As I’ve worked on the domestic drivers of aid policy, one point that has come up a lot (including from politicians) is that Australia has, since the waning of Make Poverty History, until very recently, been under-powered in two areas that are politically important for good aid: (1) something that is visible, and looks and feels like a large pro-aid public movement; (2) lots of direct lobbying of politicians. Both approaches are needed. And, given the good work now being done with much less, I think both would receive a very helpful shot in the arm with 7 million dollars.

              I also think aid advocacy is at its most effective when it is collective – from a sector, rather than individual NGOs.

              I think you’re right that development education and NGOs’ own individual lobbying are also very useful. But I don’t think think they’re a substitute for a vibrant campaign from the sector.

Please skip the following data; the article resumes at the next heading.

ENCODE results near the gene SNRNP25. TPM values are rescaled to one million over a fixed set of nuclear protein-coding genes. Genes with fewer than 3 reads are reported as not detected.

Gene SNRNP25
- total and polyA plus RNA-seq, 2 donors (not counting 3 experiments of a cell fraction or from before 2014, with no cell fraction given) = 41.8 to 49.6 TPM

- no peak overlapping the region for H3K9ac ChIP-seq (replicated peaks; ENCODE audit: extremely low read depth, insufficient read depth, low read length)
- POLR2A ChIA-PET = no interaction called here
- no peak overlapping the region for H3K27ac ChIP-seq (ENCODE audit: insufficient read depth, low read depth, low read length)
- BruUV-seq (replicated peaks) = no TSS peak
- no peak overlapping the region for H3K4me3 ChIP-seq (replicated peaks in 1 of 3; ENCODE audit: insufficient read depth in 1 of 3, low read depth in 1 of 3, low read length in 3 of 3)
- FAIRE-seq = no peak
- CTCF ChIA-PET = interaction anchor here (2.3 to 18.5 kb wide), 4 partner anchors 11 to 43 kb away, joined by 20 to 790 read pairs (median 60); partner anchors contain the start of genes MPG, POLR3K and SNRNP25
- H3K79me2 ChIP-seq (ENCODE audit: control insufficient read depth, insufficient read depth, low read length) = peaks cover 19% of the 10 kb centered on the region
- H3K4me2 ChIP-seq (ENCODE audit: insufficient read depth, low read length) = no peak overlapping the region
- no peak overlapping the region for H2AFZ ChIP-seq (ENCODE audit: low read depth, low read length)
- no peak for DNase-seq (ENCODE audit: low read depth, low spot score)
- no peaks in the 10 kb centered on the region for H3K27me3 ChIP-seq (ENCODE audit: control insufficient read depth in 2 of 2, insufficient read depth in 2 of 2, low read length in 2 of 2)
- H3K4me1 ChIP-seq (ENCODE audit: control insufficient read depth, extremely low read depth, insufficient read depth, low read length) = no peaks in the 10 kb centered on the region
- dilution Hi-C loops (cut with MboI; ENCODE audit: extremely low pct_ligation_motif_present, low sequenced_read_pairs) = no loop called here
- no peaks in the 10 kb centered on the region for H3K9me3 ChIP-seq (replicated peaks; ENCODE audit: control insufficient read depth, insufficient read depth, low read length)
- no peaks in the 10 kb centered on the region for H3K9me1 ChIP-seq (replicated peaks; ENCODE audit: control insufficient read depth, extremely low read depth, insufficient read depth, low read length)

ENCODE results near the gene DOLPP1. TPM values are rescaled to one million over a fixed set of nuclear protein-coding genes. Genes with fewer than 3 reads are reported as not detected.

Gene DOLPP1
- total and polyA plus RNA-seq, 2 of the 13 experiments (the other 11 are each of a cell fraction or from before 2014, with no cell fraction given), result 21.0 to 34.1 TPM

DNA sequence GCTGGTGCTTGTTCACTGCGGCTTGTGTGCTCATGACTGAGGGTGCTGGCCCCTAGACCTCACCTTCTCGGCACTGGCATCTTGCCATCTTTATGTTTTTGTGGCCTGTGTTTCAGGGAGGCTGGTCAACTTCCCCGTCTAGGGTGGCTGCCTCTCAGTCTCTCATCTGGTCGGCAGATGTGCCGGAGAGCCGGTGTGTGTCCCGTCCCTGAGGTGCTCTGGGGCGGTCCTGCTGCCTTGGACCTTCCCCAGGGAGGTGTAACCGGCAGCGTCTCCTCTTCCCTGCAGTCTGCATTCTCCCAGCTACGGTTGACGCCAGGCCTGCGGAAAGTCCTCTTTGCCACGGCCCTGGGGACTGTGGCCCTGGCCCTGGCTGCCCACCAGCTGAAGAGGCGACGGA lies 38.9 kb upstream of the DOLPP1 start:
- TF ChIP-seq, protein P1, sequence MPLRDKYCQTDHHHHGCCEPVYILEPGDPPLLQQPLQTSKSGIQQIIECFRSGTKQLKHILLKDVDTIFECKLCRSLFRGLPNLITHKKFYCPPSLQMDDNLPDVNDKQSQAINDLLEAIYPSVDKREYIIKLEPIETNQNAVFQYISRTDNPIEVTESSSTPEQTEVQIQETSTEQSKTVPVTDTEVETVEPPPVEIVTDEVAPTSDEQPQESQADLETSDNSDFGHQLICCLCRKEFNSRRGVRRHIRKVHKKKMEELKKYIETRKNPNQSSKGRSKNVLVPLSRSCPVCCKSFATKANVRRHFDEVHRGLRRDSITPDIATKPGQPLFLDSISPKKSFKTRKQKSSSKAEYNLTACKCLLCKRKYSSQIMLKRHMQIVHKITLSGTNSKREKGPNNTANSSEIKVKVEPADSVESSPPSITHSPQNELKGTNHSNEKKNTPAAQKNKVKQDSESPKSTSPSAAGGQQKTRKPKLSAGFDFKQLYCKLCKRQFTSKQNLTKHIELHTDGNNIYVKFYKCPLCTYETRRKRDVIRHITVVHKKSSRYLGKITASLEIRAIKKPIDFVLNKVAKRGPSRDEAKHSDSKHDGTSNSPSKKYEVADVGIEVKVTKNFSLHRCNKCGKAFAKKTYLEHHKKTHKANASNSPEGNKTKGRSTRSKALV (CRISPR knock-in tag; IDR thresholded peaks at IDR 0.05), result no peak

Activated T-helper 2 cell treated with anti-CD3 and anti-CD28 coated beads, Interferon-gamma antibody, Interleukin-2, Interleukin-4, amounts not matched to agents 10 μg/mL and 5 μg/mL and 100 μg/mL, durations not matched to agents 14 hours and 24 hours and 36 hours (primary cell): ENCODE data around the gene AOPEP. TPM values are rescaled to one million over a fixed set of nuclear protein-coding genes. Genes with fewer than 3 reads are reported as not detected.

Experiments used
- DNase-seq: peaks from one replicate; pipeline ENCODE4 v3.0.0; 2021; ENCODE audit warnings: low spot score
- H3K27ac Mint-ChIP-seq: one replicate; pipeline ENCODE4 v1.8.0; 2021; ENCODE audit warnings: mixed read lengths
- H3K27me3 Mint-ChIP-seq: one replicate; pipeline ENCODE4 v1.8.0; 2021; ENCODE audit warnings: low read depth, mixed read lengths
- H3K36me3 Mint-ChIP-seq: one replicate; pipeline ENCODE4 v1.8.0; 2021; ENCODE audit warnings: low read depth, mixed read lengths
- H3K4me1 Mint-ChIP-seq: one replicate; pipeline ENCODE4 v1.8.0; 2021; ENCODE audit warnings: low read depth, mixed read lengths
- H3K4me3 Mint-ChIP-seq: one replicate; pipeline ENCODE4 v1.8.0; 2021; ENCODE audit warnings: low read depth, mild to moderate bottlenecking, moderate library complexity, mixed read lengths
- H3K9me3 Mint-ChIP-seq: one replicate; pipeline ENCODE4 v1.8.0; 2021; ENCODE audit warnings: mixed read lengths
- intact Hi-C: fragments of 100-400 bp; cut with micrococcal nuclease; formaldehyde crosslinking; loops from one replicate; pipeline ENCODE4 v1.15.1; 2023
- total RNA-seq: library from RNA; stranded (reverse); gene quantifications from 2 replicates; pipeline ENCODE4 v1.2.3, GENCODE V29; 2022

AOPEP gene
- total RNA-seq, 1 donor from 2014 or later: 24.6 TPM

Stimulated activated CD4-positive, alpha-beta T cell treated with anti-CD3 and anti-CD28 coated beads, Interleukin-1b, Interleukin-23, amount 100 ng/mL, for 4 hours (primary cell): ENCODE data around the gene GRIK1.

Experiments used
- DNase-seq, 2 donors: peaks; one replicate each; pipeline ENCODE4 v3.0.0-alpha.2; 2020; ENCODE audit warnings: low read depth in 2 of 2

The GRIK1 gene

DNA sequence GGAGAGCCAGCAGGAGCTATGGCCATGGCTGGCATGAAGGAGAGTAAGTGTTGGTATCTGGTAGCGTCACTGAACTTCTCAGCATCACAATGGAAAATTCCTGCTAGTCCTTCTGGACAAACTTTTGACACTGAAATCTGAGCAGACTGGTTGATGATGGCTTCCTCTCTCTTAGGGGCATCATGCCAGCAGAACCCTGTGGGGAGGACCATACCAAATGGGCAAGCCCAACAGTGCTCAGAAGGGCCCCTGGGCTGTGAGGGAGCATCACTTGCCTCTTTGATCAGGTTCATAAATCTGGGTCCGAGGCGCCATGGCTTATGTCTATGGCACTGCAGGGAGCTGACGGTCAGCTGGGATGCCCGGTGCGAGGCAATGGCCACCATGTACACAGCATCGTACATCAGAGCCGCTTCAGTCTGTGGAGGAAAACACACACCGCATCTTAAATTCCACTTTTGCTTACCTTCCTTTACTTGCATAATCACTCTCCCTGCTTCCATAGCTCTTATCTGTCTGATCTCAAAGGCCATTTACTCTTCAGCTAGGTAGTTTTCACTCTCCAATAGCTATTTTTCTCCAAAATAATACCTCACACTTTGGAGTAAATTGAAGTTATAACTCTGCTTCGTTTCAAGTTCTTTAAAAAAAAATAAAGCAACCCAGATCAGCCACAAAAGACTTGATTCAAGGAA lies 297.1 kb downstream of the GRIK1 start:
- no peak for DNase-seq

Then, briefly, on the numbers:

              1. As I understand it (I’m open to correction) the reporting of advocacy spending isn’t covered by the ACFID Code of Conduct. So we don’t know what NGOs mean when they declare spending in this area. In Oxfam’s case, I’m sure it will be excellent work. But that’s because they’re an advocacy-oriented NGO. This means they’re an outlier in this area. I suspect most other NGOs devote a lot less to their own advocacy work.

              2. You are right though that the reporting of community education is covered by the Code of Conduct and that this constrains member NGOs from claiming anything too outrageous. However, my sense is that quite a lot of what is reported on still isn’t the sort of sustained development education work that both you and I would like to see. I’m open to correction on this though, so if you have some good examples, please do let me know.

              Also, I think I’m right in providing the median for all NGOs for whom data exists as a measure of sector effort in this area. However, I think you’re right in saying if we’re just interested in how much money is going into community education we should look at the big NGOs (where the bulk of the cash is). The median for the top 20 (community education spend/total international revenue in 2014) was 2.08%. I’d be happy to join you in a campaign to see this increased.

              For now though I think the most urgent need is for a concerted campaigning effort. I think you’re right that the collective action involved would be hard. This is why I’ve proposed a very modest target: 0.7%.